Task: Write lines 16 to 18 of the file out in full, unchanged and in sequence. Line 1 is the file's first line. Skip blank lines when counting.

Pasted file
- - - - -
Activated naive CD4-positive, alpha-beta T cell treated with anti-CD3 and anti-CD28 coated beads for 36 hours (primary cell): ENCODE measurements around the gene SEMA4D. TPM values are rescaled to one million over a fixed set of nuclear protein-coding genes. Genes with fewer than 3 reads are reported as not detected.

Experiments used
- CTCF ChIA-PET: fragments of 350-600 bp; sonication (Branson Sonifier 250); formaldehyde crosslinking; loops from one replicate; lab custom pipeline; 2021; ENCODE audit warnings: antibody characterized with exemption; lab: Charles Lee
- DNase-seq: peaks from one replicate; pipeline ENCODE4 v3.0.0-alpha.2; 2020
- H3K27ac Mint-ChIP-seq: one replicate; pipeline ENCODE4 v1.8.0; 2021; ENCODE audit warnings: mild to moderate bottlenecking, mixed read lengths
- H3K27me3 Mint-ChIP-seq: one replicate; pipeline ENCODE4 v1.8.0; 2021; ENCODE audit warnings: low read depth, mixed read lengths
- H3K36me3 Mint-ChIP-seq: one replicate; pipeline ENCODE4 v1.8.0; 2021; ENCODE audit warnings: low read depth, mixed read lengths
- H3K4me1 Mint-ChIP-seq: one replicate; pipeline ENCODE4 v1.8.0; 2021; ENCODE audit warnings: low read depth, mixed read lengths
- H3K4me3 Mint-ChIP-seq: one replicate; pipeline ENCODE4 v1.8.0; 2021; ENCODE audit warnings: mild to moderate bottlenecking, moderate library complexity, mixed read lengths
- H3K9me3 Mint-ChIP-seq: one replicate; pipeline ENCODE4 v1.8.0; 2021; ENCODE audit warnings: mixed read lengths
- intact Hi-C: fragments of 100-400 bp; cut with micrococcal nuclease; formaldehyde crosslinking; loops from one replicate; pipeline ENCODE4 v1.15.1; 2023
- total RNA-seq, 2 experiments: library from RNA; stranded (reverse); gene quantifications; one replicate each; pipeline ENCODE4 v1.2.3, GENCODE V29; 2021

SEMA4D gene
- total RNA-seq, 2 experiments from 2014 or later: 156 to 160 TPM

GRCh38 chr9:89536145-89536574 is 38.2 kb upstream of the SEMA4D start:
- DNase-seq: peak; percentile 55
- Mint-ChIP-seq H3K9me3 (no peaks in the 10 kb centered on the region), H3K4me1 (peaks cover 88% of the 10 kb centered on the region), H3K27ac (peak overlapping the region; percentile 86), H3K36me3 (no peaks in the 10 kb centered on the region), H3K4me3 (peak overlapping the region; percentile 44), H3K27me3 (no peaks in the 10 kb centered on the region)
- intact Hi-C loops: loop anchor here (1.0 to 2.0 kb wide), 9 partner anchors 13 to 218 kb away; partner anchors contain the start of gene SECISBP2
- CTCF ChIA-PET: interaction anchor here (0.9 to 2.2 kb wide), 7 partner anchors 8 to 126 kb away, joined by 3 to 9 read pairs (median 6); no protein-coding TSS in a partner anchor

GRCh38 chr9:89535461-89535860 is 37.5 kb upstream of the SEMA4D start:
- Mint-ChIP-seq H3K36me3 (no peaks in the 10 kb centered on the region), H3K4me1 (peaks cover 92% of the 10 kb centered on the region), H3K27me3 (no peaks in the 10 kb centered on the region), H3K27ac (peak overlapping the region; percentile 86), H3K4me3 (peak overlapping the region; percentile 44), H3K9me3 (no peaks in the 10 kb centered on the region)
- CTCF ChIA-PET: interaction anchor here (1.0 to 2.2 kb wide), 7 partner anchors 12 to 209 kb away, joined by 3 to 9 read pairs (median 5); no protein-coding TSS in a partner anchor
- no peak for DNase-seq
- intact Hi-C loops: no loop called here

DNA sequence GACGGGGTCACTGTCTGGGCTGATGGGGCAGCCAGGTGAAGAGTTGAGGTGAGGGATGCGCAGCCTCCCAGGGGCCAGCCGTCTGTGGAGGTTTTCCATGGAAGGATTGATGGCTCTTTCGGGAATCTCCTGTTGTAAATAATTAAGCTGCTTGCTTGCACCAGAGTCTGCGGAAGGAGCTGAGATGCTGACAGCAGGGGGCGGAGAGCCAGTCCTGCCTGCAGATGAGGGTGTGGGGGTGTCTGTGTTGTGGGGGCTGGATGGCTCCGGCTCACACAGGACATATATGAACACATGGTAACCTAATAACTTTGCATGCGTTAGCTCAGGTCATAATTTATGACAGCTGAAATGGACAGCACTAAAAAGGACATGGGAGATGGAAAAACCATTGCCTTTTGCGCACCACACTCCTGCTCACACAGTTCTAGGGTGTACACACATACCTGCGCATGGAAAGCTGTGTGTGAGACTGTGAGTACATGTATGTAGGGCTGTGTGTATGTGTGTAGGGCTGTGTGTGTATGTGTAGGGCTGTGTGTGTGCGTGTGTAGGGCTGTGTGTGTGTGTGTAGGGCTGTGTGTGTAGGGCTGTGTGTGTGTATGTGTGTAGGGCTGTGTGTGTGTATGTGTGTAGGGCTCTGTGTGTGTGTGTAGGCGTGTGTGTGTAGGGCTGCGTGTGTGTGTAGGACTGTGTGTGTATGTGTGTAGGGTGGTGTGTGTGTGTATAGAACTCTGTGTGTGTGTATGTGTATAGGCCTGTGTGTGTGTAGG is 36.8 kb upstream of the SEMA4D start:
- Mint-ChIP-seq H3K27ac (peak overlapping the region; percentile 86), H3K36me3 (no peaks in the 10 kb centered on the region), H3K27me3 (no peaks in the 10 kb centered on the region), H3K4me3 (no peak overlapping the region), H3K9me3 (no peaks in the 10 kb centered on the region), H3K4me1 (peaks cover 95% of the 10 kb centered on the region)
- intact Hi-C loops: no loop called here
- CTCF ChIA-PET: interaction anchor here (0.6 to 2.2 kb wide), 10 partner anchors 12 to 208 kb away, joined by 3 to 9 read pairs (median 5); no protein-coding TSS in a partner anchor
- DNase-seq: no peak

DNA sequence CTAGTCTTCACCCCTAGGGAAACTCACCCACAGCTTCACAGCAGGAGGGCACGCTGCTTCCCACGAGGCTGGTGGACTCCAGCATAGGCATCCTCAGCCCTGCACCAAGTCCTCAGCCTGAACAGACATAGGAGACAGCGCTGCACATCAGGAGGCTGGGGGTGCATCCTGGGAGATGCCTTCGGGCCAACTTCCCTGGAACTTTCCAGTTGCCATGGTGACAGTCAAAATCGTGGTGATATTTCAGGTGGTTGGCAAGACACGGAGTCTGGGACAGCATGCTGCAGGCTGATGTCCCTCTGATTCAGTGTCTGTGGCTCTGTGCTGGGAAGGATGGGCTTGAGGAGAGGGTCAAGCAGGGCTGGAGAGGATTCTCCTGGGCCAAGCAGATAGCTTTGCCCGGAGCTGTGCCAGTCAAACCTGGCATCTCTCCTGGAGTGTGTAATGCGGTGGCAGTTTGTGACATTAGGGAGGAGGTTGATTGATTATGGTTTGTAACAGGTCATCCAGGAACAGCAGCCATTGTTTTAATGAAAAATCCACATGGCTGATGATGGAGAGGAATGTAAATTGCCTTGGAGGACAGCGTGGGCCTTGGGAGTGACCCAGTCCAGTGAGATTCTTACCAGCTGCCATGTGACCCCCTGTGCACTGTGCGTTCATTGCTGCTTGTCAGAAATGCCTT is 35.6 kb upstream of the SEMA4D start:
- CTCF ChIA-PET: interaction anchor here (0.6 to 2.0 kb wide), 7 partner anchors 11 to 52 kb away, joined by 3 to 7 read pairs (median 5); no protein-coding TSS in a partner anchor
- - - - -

- DNase-seq: peak; percentile 55
- Mint-ChIP-seq H3K9me3 (no peaks in the 10 kb centered on the region), H3K4me1 (peaks cover 88% of the 10 kb centered on the region), H3K27ac (peak overlapping the region; percentile 86), H3K36me3 (no peaks in the 10 kb centered on the region), H3K4me3 (peak overlapping the region; percentile 44), H3K27me3 (no peaks in the 10 kb centered on the region)
- intact Hi-C loops: loop anchor here (1.0 to 2.0 kb wide), 9 partner anchors 13 to 218 kb away; partner anchors contain the start of gene SECISBP2